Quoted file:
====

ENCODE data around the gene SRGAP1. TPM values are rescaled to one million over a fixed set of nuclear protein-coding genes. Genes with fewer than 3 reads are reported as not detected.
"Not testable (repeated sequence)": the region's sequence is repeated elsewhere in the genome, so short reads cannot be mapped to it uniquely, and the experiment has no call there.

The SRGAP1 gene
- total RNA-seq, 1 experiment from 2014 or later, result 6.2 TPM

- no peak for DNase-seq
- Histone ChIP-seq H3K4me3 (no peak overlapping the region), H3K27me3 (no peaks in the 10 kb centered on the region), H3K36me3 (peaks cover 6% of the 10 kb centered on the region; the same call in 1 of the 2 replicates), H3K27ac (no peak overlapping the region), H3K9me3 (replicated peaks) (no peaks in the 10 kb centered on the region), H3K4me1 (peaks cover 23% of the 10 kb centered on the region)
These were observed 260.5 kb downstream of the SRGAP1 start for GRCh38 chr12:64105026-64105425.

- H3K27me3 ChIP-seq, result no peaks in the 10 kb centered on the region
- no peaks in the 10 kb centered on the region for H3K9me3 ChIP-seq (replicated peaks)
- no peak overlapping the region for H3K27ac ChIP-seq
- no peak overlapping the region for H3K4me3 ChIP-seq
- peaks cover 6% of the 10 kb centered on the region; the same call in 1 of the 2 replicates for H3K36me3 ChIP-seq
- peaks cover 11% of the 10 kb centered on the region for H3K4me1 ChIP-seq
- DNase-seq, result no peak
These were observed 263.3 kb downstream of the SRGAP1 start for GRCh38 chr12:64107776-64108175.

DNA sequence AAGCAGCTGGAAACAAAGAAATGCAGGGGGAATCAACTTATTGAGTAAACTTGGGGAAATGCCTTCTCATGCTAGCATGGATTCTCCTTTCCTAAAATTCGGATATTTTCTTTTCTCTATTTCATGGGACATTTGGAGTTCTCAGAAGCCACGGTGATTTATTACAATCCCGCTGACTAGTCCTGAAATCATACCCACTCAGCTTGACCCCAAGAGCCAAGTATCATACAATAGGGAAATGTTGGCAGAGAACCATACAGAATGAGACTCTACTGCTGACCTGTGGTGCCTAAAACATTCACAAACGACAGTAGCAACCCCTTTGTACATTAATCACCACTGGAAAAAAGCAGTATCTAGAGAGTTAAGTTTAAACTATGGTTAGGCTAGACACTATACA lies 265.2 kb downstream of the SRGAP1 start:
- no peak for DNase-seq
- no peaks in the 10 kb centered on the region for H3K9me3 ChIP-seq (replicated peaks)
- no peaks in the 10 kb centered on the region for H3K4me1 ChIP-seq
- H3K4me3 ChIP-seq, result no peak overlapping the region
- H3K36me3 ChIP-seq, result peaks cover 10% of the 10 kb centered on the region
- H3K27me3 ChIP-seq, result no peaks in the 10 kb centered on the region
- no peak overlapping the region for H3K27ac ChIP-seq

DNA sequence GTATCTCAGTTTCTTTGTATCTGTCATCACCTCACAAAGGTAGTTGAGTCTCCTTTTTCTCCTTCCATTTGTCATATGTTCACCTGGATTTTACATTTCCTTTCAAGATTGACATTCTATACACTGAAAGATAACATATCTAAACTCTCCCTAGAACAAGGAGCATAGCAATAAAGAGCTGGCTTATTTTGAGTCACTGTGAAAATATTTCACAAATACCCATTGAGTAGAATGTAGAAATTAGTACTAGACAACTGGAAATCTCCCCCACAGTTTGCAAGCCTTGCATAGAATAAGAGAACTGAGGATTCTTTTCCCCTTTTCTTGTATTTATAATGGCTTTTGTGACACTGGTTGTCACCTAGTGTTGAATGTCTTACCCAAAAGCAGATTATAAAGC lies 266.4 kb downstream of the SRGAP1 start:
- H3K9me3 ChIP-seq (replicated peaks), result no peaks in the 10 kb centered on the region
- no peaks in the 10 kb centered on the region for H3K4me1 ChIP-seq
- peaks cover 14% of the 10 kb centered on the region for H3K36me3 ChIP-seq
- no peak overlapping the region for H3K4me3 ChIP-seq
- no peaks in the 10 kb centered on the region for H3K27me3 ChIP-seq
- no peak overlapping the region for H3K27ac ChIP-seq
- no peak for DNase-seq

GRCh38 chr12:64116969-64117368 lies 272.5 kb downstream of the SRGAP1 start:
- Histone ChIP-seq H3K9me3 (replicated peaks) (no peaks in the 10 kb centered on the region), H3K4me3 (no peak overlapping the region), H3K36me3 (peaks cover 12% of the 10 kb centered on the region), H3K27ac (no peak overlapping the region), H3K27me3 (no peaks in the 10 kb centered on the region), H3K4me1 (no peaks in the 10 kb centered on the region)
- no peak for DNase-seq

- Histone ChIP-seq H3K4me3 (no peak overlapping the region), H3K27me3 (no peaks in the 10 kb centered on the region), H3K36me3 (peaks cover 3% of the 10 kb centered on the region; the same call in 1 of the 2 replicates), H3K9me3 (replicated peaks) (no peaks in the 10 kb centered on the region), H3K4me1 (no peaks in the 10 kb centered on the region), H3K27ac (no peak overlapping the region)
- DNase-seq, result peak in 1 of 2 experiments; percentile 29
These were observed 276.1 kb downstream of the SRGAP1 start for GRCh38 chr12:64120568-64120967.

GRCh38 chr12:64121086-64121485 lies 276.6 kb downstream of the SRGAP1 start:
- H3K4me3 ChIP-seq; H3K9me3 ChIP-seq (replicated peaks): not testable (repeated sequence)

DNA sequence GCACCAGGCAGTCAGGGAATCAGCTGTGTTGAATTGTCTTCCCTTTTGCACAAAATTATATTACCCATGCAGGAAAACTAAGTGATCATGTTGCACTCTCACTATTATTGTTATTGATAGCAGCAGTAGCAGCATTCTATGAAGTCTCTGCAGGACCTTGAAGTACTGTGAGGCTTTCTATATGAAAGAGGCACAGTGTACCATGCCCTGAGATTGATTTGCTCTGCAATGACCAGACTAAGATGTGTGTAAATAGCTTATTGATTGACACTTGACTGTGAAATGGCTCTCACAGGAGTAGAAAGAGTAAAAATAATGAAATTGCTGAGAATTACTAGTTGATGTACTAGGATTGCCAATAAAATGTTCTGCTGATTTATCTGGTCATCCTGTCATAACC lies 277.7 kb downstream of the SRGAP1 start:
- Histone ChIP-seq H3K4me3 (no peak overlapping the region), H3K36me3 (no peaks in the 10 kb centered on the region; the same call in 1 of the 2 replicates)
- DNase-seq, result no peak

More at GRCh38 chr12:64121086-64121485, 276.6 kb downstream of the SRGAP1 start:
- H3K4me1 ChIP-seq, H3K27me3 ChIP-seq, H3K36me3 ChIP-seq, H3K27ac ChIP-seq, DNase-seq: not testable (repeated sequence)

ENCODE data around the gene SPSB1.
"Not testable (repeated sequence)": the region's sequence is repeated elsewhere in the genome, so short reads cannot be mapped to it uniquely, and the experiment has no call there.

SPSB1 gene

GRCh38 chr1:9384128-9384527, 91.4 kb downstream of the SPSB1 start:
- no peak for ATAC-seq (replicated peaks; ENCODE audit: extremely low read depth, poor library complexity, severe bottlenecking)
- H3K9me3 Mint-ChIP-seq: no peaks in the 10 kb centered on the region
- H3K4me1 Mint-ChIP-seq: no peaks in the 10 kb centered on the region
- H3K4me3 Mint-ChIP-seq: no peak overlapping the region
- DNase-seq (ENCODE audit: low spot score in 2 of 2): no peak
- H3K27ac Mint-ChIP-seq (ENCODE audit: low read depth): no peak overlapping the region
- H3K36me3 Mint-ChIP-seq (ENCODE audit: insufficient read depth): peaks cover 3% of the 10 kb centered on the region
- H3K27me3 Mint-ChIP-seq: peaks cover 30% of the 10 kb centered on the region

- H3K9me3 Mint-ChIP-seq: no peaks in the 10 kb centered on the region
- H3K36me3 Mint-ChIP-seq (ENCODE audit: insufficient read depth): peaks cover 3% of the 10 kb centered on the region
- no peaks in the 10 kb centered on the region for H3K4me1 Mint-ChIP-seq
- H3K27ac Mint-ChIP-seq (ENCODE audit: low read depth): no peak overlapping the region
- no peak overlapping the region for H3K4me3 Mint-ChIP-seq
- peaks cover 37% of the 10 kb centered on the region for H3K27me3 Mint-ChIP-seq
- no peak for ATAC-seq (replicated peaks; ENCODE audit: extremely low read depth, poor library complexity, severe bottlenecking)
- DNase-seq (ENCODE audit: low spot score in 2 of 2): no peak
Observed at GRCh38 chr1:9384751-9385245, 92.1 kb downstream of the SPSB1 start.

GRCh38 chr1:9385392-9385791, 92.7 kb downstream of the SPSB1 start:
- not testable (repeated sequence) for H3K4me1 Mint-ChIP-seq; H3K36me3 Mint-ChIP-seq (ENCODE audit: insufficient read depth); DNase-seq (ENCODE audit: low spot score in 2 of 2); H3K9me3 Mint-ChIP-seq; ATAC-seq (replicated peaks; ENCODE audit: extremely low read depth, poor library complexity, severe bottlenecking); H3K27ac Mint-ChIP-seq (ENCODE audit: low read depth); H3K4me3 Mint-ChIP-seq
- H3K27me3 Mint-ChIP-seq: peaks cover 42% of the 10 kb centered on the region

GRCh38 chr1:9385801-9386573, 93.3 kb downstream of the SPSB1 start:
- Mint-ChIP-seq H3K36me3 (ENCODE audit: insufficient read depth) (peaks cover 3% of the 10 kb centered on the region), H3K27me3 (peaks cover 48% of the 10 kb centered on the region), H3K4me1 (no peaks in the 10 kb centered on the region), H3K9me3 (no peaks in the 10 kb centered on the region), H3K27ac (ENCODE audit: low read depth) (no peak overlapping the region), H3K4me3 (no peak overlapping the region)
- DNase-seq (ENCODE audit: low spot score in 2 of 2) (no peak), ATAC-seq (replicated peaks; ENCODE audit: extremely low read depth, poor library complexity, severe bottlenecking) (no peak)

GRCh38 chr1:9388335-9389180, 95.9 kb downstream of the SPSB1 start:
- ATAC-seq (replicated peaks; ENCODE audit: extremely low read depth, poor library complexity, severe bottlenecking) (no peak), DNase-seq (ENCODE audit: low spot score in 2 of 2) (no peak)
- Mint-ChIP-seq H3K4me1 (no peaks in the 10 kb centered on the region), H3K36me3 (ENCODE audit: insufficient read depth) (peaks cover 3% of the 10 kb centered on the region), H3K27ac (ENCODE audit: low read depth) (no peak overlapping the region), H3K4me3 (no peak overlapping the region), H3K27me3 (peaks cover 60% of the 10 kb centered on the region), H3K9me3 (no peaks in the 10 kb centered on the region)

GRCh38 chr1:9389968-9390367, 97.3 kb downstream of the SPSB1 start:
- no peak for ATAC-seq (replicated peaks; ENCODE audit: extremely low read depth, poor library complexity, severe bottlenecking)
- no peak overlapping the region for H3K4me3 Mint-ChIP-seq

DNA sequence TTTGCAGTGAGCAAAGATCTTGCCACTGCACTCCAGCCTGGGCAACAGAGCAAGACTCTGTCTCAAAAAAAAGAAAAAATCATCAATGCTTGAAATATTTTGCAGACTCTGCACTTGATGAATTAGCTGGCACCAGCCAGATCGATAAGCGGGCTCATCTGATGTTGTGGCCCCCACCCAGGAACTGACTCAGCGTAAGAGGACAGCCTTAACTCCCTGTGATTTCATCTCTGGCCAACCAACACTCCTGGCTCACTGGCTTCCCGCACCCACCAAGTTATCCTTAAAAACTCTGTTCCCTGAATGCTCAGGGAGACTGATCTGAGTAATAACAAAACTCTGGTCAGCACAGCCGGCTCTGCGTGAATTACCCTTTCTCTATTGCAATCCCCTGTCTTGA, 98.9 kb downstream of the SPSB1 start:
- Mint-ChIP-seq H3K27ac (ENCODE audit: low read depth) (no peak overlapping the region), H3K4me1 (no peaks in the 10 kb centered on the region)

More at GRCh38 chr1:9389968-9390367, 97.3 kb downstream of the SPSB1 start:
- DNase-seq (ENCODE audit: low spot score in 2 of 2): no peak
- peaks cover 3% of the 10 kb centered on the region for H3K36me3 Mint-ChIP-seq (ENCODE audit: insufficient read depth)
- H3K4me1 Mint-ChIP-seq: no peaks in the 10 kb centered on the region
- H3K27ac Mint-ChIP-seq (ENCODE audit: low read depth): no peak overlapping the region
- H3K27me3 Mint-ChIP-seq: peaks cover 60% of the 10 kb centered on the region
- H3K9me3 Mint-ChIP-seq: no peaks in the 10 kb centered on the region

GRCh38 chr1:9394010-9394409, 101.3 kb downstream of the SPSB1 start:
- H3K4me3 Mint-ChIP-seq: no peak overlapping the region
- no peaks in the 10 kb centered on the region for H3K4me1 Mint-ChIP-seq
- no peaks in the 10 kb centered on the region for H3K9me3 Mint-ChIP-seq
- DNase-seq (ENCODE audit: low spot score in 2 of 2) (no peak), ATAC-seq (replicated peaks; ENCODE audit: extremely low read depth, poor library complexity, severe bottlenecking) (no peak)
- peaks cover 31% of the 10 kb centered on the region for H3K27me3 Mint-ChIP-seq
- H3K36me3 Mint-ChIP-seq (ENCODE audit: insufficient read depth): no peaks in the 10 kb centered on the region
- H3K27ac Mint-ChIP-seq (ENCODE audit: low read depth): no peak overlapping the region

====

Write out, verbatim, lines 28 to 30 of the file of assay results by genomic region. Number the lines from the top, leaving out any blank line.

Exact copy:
- no peak overlapping the region for H3K4me3 ChIP-seq
- no peaks in the 10 kb centered on the region for H3K27me3 ChIP-seq
- no peak overlapping the region for H3K27ac ChIP-seq